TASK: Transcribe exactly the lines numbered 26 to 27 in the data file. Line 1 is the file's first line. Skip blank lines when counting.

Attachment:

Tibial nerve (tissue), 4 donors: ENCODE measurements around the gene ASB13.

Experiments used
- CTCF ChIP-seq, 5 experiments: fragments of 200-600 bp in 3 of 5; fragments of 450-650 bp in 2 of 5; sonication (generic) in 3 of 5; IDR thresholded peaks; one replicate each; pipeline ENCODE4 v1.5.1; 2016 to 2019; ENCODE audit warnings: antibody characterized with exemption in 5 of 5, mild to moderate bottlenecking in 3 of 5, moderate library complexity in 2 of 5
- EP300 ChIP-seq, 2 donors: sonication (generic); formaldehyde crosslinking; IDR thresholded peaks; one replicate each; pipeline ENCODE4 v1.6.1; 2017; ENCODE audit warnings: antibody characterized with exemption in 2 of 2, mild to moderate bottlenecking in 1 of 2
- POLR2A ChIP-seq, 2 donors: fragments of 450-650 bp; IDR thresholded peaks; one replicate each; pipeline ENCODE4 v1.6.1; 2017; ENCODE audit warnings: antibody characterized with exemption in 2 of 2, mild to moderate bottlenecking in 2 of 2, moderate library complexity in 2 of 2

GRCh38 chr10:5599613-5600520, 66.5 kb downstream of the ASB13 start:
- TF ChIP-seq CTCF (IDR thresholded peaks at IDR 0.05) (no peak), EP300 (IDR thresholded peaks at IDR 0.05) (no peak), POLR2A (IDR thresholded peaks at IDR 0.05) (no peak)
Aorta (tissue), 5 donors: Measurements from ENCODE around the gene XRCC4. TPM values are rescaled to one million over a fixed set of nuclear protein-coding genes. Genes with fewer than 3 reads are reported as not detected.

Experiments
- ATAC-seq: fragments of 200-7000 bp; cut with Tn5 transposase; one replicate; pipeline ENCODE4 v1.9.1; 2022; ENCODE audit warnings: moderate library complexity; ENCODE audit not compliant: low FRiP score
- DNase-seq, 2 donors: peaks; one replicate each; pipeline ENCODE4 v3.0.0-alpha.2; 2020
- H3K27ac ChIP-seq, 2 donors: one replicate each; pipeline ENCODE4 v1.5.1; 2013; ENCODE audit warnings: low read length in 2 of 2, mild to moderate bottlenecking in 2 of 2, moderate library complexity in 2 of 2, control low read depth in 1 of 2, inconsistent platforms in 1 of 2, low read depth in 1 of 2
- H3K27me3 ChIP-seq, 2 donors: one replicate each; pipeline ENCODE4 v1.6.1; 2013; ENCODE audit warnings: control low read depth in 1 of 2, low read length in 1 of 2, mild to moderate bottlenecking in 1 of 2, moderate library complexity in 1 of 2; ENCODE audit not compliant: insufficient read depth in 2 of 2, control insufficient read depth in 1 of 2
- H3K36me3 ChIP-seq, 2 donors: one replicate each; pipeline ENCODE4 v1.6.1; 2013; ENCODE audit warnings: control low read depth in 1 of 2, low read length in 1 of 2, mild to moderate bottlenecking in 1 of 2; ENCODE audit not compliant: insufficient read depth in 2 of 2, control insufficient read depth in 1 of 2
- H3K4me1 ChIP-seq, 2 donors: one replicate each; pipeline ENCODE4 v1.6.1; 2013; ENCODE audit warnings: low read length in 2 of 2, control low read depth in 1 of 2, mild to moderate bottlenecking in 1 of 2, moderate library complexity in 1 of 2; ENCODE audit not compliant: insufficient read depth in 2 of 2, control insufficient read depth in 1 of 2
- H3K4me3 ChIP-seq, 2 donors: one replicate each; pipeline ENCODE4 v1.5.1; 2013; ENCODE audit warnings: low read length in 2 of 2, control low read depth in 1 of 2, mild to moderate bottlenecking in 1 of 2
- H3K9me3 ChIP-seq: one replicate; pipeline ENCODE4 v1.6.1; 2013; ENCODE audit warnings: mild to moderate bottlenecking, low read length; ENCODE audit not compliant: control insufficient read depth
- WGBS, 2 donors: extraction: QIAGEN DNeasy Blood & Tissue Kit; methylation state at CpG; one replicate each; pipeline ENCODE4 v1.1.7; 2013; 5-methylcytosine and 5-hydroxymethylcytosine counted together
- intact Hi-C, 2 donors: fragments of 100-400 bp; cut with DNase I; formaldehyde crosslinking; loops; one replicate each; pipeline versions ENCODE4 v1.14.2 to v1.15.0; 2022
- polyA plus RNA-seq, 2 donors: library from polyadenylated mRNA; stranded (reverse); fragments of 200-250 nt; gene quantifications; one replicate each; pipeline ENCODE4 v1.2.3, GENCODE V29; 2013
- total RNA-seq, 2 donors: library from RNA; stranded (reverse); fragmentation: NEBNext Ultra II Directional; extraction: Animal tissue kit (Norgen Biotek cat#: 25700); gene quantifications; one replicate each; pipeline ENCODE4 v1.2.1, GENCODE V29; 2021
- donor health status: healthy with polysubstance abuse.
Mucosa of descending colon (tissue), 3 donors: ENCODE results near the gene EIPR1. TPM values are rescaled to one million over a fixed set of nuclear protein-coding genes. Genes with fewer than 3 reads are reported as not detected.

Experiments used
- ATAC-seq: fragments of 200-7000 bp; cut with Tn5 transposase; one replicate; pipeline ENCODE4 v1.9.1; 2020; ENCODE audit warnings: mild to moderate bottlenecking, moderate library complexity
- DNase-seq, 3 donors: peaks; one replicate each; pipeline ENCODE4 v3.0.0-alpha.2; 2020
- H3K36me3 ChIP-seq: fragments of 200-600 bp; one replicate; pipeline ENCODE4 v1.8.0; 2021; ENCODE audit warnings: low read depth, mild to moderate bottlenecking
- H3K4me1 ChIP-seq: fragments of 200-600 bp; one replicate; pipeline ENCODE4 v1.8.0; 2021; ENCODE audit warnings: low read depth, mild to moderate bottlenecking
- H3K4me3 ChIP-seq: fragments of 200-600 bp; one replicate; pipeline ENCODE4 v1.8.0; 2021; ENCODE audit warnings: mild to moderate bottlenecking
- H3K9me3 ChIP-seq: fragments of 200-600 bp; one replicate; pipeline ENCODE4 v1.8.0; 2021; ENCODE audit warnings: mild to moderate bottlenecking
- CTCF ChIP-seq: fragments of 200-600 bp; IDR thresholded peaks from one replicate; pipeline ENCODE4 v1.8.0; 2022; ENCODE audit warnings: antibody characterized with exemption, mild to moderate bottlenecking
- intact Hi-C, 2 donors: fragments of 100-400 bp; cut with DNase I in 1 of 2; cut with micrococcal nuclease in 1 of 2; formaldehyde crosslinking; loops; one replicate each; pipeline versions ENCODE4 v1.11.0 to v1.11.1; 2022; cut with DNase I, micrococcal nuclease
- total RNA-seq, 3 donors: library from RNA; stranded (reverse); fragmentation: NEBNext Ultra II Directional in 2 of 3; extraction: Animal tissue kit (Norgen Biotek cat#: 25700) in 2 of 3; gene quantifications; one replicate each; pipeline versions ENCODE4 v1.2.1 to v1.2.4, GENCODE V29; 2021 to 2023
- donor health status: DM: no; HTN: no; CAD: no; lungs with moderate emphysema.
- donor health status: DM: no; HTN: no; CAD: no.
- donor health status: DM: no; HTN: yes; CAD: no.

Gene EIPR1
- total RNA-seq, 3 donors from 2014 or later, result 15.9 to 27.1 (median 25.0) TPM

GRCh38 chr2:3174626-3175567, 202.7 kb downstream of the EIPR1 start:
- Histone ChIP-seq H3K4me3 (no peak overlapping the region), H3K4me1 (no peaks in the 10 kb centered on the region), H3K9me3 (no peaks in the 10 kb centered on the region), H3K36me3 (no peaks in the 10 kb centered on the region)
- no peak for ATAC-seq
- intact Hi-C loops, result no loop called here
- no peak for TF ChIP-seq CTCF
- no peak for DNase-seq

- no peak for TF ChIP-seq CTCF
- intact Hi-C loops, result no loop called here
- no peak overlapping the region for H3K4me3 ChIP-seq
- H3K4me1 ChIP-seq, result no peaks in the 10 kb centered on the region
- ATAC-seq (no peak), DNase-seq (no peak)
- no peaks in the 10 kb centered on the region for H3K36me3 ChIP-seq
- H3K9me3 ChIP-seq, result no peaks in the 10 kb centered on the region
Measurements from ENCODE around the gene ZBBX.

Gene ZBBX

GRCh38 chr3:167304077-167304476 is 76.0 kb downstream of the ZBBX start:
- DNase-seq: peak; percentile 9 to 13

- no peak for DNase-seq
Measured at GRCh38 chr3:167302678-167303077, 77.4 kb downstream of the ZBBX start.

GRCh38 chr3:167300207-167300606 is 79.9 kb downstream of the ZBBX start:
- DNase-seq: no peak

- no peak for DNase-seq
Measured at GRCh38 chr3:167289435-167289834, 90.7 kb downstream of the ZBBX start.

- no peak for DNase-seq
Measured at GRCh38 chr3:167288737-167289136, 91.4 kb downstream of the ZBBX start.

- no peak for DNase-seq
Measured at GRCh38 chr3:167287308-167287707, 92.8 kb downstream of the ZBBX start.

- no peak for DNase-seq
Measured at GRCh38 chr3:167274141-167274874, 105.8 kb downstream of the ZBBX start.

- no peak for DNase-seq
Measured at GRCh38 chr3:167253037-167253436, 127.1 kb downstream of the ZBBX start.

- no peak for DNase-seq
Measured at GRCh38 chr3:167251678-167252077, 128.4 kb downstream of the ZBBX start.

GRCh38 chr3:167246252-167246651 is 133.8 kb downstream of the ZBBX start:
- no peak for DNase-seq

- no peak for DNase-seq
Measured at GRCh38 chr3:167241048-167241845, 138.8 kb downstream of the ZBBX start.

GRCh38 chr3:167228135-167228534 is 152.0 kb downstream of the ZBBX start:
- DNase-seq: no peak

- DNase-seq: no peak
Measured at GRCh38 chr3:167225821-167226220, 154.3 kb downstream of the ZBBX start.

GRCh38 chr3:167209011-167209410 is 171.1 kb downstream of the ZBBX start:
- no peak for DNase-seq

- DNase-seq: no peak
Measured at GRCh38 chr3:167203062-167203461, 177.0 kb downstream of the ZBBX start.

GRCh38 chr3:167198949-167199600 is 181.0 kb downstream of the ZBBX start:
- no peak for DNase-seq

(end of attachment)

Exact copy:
- DNase-seq, 3 donors: peaks; one replicate each; pipeline ENCODE4 v3.0.0-alpha.2; 2020
- H3K36me3 ChIP-seq: fragments of 200-600 bp; one replicate; pipeline ENCODE4 v1.8.0; 2021; ENCODE audit warnings: low read depth, mild to moderate bottlenecking